The care with which a company must ensure that its marketing strategy meets all these various touchpoints is critical to success. A marketing team has to be careful and considered in order to ensure the messaging builds trust and credibility. The importance of this to an organisation is so critical that boardrooms are hiring Marketing Directors just for ESG. 

What to consider with ESG in Marketing

  1. Start from within – With any successful company, it is vital that its employees are all pulling in the same direction, that they have a deep-seated belief in the vision, the mission and direction of the company. The integrity, credibility and loyalty of an organisation has to start from within. Empowering employees involves getting them actively involved and supporting local community projects. Employees becoming fully engaged into the company philosophy.  
  2. Develop a clear PR strategy/message – Performance and products are still the key drivers behind any business, however ensuring that the message behind a company’s ESG is ingrained into everything that a company divulges is essential. All messaging should show value and returns to its investors and consumers. 
  3. Explore brand values – Values are at the centre of any brand, and essential when defining and communicating. policy
  4. Redefine your mission statement
  5. Set strategic goals – develop a vision and strategic plan. Set and communicate goals to help define your communication narrative
  6. Producing intelligent and relevant content marketing will ensure that the brand is seen to be abreast of relevant issues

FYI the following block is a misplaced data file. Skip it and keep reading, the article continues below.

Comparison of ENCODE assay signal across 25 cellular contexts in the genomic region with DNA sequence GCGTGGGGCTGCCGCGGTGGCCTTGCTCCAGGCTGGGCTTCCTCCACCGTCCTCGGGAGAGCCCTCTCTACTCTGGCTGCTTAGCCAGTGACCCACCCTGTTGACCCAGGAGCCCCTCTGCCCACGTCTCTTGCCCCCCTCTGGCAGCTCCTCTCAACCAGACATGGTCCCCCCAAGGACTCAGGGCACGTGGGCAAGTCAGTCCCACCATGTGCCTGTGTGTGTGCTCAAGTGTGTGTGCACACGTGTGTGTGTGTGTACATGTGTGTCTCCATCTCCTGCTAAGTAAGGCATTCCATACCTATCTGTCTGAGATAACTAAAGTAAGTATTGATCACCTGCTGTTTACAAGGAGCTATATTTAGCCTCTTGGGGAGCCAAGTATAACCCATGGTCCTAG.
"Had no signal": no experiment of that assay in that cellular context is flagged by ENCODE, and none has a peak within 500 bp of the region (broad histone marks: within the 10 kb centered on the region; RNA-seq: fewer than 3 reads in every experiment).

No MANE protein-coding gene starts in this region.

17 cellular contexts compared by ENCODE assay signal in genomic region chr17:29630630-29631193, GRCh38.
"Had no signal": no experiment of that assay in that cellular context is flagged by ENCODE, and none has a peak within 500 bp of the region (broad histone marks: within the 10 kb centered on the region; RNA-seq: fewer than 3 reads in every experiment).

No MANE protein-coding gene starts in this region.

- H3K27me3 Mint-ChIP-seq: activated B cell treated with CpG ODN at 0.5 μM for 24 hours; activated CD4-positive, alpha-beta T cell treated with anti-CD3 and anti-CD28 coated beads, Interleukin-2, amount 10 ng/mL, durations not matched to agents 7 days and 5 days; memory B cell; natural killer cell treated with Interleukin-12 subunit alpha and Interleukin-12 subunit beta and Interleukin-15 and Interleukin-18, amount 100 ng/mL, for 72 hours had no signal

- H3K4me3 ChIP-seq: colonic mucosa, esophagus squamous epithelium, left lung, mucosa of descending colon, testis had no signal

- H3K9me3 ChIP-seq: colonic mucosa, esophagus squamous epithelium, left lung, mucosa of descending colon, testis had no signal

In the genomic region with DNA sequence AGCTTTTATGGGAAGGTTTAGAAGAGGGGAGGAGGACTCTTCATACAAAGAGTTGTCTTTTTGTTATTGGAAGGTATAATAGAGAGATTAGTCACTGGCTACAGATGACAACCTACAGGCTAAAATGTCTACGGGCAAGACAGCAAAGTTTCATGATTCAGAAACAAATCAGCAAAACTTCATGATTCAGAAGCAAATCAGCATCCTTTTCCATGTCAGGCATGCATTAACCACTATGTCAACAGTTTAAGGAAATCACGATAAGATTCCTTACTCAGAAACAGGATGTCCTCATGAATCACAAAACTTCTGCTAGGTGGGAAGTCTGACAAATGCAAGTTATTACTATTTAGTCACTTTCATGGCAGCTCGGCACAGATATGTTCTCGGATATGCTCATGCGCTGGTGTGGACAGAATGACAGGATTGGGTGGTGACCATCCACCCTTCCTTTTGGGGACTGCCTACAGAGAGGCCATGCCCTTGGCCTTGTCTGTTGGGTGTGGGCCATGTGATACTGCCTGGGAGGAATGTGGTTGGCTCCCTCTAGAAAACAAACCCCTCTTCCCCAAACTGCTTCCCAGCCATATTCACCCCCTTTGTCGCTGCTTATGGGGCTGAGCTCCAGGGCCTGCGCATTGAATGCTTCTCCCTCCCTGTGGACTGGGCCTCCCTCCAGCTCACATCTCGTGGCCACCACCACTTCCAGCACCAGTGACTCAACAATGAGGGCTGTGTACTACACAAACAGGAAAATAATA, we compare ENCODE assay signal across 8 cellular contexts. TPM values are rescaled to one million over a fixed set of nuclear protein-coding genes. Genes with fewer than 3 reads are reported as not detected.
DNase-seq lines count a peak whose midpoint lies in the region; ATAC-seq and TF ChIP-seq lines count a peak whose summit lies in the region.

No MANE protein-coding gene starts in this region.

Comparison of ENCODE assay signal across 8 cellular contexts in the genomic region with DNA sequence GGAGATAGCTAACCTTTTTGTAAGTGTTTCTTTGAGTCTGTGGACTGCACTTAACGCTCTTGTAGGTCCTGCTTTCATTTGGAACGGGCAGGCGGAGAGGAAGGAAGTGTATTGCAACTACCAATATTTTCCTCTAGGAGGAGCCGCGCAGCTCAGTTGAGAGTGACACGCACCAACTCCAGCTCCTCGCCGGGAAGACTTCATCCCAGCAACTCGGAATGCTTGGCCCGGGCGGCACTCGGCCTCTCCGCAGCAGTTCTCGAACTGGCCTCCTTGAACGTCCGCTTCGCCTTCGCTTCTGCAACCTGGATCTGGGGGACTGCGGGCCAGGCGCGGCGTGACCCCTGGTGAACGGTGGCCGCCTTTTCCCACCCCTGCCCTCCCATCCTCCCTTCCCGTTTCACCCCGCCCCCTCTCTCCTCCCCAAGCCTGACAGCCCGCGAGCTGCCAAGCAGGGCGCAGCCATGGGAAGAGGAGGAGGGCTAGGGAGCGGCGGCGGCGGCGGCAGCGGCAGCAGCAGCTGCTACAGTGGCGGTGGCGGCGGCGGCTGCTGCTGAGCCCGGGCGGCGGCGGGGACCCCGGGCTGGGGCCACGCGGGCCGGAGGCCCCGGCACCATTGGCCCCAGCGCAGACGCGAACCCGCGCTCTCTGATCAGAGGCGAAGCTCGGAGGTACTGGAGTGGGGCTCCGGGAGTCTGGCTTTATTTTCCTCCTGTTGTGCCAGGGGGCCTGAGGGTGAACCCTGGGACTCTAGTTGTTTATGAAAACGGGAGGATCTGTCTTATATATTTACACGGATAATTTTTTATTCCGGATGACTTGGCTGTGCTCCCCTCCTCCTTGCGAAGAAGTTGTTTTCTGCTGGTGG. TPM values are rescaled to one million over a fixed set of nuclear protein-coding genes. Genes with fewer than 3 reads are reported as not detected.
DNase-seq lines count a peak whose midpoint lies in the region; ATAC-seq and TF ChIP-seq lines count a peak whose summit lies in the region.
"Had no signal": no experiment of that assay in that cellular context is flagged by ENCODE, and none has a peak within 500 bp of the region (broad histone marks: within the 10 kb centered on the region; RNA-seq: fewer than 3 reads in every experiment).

7. Identify key differentiators for every touchpoint (consumers, investors, employees) to maintain a unified message


ESG is the corporate responsibility measurement stick that relates to the planet and people – there is currently no bigger issue in the world. Business is no longer just about performance and revenues. A company’s reputation and success is founded on the non-financial indicators that are equally tangible. Transparency and simplicity of a clearly-defined marketing strategy which breathes a company’s beliefs and ability to deliver on those beliefs is paramount. Marketers have risen within the boardroom to be a core asset and critical to company success. Consumers, with less time, 24/7 social media, where loyalty to a brand can be turned off like a tap due to the slightest slip, are more informed, more aware, and more likely to turn elsewhere should they lose belief in a brand. How marketers adapt to this will be critical to an organisation’s success.

Companies will not succeed without the transparency, and simplicity of a clearly-defined ESG vision, mission, and message, and this needs to be intrinsically bound within a marketing strategy

Business is there to “serve” the community, not just to make money, and marketing must adapt to the new normal.